The NBA Draft is tonight and by now we've all heard and read about the top picks ad nauseum. But what about that next tier of prospects -- the dudes that won't hear their names called until Adam Silver hits double-digits?
The ping pong balls have had their say and although the draft order is set, the same can not be said about who each team plans on taking or if and picks will get traded. But if everything holds as it is, let's take a look at how the first ten picks should go.
This happens to be the most stacked and more importantly deep draft in a decade, so there's a good chance some of these players can make a difference.
The moribund Cavs have once again been given basketball's gift of gifts, winning the lottery for the third time in four years. And while they can choose between the supremely talented Andrew Wiggins, Jabari Parker and Julius Randle, Joel Embiid is their best choice.
Since 1990, the NBA has been using a weighted lottery system, which gives the worst team in the league the best chance to land the No. 1 pick, but also gives others outside chances of landing it.
I looked back at the last 14 NBA Drafts and went pick-by-pick, 1-14, to determine the best and worst selections at each of those positions.
Joel Embiid, freshman center for the Kansas Jayhawks, has to be careful. Embiid is currently sidelined with a stress fracture in his back, and no one knows how long it will keep him off the court -- he may end up missing the opening weekend of the NCAA tournament. The 7-foot phenom is 19 years old with his entire basketball career ahead of him. Embiid, the Big 12 Defensive Player of the Year and a potential number one pick in June's NBA Draft, is stuck in a precarious situation. Right now, 10th-ranked Kansas is one of just a handful of teams capable of winning a national championship. Yet if Embiid returns to the game too soon, he risks damaging his back irreversibly.
There is no doubt that Melo is the Knicks best player, and I have been a huge proponent of his throughout his reign in the Big Apple. Yet, this is not a time for me and other Knicks fans to be sentimental... It's time to say goodbye.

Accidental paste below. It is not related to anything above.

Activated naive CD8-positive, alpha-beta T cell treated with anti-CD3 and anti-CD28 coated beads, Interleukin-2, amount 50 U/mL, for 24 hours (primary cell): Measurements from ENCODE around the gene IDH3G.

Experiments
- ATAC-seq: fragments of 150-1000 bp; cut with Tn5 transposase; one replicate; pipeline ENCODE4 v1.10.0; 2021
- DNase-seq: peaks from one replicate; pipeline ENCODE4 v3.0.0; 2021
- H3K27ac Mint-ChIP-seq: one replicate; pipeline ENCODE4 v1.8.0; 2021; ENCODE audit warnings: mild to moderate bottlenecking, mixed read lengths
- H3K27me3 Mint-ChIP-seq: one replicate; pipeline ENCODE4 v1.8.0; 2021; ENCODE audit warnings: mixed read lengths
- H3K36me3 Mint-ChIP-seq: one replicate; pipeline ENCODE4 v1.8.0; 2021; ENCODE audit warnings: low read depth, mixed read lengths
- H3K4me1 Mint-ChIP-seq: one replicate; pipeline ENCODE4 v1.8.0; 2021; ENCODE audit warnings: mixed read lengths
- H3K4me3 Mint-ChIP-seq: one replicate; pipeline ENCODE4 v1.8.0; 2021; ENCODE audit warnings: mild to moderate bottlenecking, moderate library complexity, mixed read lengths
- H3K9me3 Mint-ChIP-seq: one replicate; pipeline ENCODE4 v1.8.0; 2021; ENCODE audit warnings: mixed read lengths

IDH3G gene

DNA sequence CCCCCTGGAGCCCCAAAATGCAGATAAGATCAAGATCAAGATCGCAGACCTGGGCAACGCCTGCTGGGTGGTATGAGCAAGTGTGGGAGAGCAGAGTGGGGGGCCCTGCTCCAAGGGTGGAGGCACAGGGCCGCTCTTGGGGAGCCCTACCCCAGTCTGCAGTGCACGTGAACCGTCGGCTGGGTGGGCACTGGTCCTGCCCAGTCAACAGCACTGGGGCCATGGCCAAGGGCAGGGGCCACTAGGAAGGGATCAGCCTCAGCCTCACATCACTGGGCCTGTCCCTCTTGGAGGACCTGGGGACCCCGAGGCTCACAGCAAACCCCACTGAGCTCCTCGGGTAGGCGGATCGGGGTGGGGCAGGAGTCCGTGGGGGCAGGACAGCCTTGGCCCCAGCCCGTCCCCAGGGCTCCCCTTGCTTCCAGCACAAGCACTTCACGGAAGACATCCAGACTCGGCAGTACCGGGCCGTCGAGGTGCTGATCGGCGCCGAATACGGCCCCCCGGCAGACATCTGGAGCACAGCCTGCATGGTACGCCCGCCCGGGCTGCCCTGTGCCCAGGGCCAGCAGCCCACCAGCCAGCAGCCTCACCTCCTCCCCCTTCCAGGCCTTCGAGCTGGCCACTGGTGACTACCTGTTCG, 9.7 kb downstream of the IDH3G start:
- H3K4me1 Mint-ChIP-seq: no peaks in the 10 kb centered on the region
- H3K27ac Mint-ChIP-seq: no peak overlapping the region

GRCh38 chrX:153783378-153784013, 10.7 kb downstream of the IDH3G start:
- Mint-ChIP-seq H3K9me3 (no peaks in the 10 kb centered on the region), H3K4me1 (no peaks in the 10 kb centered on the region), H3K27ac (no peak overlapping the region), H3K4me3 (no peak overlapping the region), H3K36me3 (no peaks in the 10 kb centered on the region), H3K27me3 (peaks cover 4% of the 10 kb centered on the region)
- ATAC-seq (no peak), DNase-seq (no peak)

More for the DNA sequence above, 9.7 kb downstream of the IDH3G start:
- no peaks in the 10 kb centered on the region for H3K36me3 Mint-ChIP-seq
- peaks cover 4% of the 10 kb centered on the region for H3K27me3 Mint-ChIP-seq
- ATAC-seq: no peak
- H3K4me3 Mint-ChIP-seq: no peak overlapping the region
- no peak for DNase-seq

Although everyone could theoretically have dreams of a title in 2014, it is clear that every NBA fan isn't actually hoping their team is successful in 2014. For fans of a few teams, the focus is already on the 2014 draft.
As an intern in the sports department, the youngest of all my colleagues, I was given the task to travel to the NBA Draft and give live coverage of the event. It was as if my editors knew my birthday (November 18th for those wondering) was too far away. So instead they gave me my gift a few months in advance.
Far too many college basketball players, especially players of color, leave college without an NBA contract and without another crucial ingredient for success: a college degree.
With June now upon us, the NBA Draft is suddenly just weeks away. That realization only means one thing for the hundred-some prospects currently vying to be selected by an NBA franchise on June 27: workouts, workouts and more workouts.
Below is my first round list, complete with team, fit & what they're most likely yearbook superlative would be. I apologize in advance.
Steven Adams, Pittsburgh, 7'0/250, Fr., C (Likely late 1st round) C.J. Aiken, St, Joseph's, 6'9/195, Jr., F (Likely undrafted) Anthony Bennett, U...
The World Team exhibited better team chemistry and passing, continually looking for the open man and the better shot. The USA relied too much on individual play on offense and had difficulty competing on the boards.
If there is one thing we know about the NBA Draft, it's that well, we don't know. Which is why I present you with my draft night winners and losers.